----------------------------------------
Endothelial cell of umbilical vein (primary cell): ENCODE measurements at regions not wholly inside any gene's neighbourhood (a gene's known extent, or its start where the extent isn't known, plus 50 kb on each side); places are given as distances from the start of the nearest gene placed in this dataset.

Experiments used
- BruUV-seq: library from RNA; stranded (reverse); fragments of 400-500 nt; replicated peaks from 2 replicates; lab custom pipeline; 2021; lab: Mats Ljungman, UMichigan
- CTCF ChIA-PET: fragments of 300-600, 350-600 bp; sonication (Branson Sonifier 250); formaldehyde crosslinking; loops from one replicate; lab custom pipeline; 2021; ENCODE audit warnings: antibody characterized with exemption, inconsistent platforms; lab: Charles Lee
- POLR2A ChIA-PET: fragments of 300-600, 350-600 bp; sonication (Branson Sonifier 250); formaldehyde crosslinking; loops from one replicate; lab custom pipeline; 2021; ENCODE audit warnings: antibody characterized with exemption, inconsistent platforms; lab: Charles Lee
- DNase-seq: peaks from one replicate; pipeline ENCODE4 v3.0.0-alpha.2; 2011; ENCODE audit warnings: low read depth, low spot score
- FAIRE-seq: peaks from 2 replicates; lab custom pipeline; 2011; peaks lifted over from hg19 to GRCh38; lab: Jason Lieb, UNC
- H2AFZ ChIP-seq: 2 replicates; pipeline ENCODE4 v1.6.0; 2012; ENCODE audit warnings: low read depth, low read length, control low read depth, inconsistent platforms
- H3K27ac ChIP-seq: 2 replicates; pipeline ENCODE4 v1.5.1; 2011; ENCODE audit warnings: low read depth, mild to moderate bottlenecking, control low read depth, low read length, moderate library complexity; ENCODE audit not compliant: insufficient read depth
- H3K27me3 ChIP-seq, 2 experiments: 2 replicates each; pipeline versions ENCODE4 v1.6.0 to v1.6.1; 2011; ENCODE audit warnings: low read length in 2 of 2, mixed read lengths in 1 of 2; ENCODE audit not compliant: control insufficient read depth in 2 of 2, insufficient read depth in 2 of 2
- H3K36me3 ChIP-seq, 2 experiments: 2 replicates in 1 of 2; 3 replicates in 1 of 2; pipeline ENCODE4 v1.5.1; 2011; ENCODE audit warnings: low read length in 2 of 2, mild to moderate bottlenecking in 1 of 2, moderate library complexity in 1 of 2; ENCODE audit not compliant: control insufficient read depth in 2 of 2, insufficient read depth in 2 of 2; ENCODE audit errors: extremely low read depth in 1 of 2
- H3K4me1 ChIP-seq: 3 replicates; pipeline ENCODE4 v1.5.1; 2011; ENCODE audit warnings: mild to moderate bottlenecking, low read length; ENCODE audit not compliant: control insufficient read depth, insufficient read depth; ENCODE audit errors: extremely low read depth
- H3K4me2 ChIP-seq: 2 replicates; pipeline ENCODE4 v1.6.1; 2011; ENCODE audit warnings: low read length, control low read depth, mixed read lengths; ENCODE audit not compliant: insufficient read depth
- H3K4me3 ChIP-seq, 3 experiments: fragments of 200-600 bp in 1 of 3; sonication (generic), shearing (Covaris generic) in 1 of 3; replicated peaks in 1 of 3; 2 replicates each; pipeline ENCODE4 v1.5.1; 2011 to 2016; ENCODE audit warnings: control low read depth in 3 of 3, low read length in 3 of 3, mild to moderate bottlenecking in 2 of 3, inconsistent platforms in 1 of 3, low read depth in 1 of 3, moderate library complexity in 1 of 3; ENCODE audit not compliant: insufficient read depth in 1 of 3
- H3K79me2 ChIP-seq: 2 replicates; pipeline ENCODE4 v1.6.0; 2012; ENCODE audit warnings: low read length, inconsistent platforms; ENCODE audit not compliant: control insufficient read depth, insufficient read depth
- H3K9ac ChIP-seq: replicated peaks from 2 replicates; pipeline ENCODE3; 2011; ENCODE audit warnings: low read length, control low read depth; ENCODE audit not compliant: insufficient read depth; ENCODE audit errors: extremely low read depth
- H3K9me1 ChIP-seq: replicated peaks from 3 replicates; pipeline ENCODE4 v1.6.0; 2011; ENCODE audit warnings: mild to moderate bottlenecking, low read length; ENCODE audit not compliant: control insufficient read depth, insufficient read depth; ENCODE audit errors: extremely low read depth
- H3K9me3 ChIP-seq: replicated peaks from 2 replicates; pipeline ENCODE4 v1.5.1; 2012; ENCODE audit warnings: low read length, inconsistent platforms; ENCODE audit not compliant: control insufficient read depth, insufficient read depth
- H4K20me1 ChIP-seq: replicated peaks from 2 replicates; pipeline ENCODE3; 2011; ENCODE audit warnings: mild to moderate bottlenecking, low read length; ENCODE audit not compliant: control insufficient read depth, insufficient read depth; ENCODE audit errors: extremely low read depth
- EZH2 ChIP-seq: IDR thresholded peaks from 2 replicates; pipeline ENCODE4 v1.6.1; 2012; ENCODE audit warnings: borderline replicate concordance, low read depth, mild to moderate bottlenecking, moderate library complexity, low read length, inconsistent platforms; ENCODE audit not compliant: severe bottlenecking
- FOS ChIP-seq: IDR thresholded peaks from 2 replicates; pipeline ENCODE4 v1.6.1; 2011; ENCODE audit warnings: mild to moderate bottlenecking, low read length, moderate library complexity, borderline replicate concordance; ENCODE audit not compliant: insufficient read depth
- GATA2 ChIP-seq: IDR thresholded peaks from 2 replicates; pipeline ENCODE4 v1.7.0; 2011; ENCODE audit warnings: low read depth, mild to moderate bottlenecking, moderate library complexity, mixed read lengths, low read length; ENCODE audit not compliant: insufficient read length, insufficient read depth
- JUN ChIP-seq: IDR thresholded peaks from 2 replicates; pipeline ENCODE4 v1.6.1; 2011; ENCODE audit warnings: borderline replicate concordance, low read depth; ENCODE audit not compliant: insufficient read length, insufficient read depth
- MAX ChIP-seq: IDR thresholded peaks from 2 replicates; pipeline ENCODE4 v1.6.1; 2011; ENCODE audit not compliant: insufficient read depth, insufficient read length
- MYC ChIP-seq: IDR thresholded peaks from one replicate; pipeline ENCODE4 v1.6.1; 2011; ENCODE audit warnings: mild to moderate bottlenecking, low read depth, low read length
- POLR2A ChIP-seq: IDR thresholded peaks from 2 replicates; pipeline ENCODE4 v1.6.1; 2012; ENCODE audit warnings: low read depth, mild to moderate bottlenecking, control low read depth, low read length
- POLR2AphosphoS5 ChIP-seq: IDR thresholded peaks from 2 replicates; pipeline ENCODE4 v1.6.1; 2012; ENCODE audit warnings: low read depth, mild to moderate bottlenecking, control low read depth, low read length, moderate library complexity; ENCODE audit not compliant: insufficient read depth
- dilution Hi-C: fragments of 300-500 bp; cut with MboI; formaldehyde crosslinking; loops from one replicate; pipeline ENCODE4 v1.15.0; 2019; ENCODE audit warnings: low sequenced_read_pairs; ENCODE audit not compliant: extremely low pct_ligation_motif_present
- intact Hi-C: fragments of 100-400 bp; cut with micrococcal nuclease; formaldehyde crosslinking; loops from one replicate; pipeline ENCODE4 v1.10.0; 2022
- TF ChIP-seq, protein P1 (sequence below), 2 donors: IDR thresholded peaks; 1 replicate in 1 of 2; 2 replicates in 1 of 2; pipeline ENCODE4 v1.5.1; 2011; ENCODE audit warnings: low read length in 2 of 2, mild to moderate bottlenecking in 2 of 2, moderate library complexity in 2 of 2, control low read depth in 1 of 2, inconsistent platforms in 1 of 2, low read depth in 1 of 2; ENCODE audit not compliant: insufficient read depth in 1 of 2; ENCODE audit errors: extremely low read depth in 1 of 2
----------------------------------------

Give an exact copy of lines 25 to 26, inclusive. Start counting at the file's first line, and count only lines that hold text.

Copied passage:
- MYC ChIP-seq: IDR thresholded peaks from one replicate; pipeline ENCODE4 v1.6.1; 2011; ENCODE audit warnings: mild to moderate bottlenecking, low read depth, low read length
- POLR2A ChIP-seq: IDR thresholded peaks from 2 replicates; pipeline ENCODE4 v1.6.1; 2012; ENCODE audit warnings: low read depth, mild to moderate bottlenecking, control low read depth, low read length